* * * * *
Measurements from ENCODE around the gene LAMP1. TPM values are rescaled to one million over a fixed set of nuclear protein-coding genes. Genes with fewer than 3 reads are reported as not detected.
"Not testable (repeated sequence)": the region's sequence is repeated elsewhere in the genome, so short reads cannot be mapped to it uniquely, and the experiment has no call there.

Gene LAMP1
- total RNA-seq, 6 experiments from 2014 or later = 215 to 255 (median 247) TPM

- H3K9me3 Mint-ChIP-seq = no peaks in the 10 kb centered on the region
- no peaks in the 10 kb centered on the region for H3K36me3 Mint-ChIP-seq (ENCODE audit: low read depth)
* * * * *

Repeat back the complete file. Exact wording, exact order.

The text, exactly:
Measurements from ENCODE around the gene LAMP1. TPM values are rescaled to one million over a fixed set of nuclear protein-coding genes. Genes with fewer than 3 reads are reported as not detected.
"Not testable (repeated sequence)": the region's sequence is repeated elsewhere in the genome, so short reads cannot be mapped to it uniquely, and the experiment has no call there.

Gene LAMP1
- total RNA-seq, 6 experiments from 2014 or later = 215 to 255 (median 247) TPM

- H3K9me3 Mint-ChIP-seq = no peaks in the 10 kb centered on the region
- no peaks in the 10 kb centered on the region for H3K36me3 Mint-ChIP-seq (ENCODE audit: low read depth)